Are you hoping that your choice to act in films like Transamerica will give you more breadth?
I mean, I sort of see the path littered with dead bodies of old TV stars. I hope I won’t be one of them but have to assume I will be.
Lynette split from her husband Tom [Doug Savant] at the end of season seven. Was that emotional for you?
Doug and I have been suggesting it since year three. It’s exciting to cover new ground and a whole new storyline after seven years. In terms of the acting, the episodes were actually upsetting to shoot. It bleeds over into everyday life. Doug turned to me at one point and said, “I wish we were getting along so we could stop fighting and have fun off set again.”
Does it actually feel like a real husband and wife relationship in some ways?
It’s an interesting and complex relationship. Doug and I are so close and have worked together so closely for seven years. We know everything about each other; we ask each other’s advice on marriage or business. Yet off set, I’ve never been over to his house for dinner; we don’t mingle at all. He only exists in a parallel universe where he is my other husband.
Do you still love Lynette?
It’s an actor’s job to endorse their character, but aside from that I actually do love her. She’s really big hearted, impetuous, very loyal and fierce and funny. She kind of embodies the struggle of women who have career and family and a relationship and are trying to get that balance between all of them. If anything, I wish she was a little easier on Tom.
As an actress, are you constantly looking for the next project to inspire you?
No, I’m a fan of the static. I like consistency; change always scares me. I know it’s good for us and sometimes one must change, but I always want things to stay the same. Maybe it’s a combination of my nature and what I do for a living. Perhaps if I was in real estate, I’d always want to do different things.
We don’t often see you on the red carpet. How do you feel about fame?
I keep a low profile. Fame, like all things, has a light and a dark side. There are wonderful things about fame; travelling and visiting London with my family; fans who love the show coming up to me. I don’t really get the dark side, but some people get followed around or hassled. I guess the other Achilles heel is starting to believe your own press and not being aware that everyone has a shelf life.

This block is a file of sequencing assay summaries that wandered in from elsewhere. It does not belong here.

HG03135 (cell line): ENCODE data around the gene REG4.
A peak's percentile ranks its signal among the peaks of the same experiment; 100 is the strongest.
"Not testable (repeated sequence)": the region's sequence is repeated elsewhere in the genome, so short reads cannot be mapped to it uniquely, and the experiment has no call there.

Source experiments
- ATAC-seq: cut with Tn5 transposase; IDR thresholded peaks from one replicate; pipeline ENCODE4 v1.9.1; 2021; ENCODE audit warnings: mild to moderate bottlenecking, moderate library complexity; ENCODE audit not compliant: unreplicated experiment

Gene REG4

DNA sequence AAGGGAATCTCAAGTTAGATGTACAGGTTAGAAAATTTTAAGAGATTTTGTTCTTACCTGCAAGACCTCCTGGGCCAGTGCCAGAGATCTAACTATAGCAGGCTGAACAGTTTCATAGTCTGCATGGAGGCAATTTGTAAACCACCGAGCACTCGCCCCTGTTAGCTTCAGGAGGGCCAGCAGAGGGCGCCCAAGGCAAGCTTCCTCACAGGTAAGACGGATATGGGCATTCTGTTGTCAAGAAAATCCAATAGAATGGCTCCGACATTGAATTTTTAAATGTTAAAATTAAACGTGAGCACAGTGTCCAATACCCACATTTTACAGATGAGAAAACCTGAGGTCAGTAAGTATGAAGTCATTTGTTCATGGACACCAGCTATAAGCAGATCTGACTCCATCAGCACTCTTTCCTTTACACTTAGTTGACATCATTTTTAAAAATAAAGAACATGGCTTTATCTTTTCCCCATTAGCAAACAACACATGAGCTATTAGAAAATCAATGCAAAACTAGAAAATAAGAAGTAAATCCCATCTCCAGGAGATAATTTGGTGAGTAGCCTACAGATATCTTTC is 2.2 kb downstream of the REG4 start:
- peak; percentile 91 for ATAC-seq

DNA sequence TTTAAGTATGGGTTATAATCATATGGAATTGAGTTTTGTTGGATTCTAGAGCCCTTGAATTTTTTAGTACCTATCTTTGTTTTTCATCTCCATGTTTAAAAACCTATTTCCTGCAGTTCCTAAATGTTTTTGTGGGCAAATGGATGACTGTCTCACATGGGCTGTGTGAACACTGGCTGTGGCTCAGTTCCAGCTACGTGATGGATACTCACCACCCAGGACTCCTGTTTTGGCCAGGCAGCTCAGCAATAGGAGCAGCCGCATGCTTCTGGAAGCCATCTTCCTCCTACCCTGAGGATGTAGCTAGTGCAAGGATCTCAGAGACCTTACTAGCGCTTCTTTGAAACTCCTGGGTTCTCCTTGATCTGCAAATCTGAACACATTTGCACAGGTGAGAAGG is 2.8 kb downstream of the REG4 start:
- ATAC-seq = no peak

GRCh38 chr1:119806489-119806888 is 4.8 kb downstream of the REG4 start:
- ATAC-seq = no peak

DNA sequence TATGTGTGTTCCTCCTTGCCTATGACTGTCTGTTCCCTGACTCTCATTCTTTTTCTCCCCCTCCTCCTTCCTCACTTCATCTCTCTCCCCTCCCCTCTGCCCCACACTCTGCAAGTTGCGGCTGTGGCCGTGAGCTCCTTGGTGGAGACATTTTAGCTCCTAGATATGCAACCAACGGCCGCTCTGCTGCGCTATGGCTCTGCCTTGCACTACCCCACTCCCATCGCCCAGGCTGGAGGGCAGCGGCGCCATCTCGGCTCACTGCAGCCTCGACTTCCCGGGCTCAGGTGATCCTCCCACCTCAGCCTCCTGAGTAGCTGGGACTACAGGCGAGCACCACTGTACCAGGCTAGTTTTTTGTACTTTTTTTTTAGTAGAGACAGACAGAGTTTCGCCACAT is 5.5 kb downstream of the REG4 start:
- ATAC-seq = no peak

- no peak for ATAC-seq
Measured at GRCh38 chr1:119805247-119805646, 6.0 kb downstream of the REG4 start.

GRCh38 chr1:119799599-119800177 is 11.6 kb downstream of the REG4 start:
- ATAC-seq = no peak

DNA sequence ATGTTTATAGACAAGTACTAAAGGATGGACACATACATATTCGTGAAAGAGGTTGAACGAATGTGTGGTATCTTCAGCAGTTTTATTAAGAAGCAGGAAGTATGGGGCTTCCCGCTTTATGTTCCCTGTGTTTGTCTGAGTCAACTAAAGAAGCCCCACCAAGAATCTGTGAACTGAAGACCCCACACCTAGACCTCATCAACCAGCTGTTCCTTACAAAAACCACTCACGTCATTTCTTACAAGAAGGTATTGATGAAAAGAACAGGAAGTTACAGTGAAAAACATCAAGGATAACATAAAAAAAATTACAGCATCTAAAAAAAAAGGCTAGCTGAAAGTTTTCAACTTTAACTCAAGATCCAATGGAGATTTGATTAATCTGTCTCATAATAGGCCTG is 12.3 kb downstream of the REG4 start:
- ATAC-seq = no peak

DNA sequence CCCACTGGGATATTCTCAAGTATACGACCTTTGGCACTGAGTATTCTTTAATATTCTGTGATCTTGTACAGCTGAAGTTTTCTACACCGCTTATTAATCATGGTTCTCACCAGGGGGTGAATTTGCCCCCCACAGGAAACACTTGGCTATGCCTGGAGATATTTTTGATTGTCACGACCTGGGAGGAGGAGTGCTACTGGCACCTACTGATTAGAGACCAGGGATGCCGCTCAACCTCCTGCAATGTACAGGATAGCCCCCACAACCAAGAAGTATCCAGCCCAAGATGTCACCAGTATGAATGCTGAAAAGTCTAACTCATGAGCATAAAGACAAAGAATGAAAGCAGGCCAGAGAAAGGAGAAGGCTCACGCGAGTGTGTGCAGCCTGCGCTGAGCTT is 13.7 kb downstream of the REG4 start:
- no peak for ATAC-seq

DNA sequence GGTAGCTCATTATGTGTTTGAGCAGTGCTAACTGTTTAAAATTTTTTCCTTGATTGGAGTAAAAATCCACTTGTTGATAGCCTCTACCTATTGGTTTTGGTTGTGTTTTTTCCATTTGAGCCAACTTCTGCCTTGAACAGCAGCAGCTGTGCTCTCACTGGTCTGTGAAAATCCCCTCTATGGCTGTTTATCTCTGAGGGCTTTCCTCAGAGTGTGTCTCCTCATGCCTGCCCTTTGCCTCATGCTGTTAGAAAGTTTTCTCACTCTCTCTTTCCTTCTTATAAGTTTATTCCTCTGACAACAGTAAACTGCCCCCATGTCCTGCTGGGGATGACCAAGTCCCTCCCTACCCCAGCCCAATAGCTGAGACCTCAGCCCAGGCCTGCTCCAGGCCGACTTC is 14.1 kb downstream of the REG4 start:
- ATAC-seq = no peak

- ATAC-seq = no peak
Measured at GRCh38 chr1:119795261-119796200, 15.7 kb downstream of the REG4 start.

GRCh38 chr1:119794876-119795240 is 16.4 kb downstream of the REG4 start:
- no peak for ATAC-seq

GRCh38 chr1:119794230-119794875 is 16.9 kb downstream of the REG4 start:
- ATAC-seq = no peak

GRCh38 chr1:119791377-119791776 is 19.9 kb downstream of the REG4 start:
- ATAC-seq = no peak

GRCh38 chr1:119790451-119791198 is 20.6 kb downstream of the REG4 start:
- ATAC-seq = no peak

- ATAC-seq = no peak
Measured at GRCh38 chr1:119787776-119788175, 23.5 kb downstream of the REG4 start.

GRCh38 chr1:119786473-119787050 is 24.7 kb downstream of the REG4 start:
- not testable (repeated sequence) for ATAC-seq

Do you read reviews or anything that might be written about you?
Never. When I’m in a play or a movie, I don’t read any reviews. You live by the sword, you die by the sword. If you believe the good ones, you’ve got to believe the bad ones, and it’s not the North Star from which to be guided. After growing up in the theatre and having read some terrible reviews, I learnt the lesson. Of course, occasionally I’m tempted, but I’m not going to. Just like I’m tempted to eat the chocolate cake, but I’m not going to.
Was there ever a time, when you were trying to make it, that you thought about giving it up and doing something completely different?
There were so many times in life where I thought, ‘I seriously have to quit now. It’s time to wise up and get a real job’. But I really can’t do anything else. I mean, I didn’t get an agent until I was 27 but I’ve had people that have really helped me. I owe a great deal of my career to [Glengarry Glen Ross playwright] David Mamet, who believed in me and trained me and gave me shot after shot. Thanks to him, people came and saw me in his plays and then cast me later. I was lucky enough to come under his genius sphere.
Between winning awards and appearing in a hit show, you’ve had some incredible experiences in your career. Is the pressure off to achieve bigger and better things? Or is there more?
Both. For me, I sort of keep going: ‘Oh, I made some money last year, or no money the year before.’ Of course, the Oscar nomination made me feel like I really was a proper actor. I might not be a working actor in a couple of years so… I wonder if I’ve peaked in my career and it’s all downhill now. I don’t know; be that as it may, I will still continue to go forward
Desperate Housewives season eight, Sundays at 10pm on E4
Picture credit: Rex Features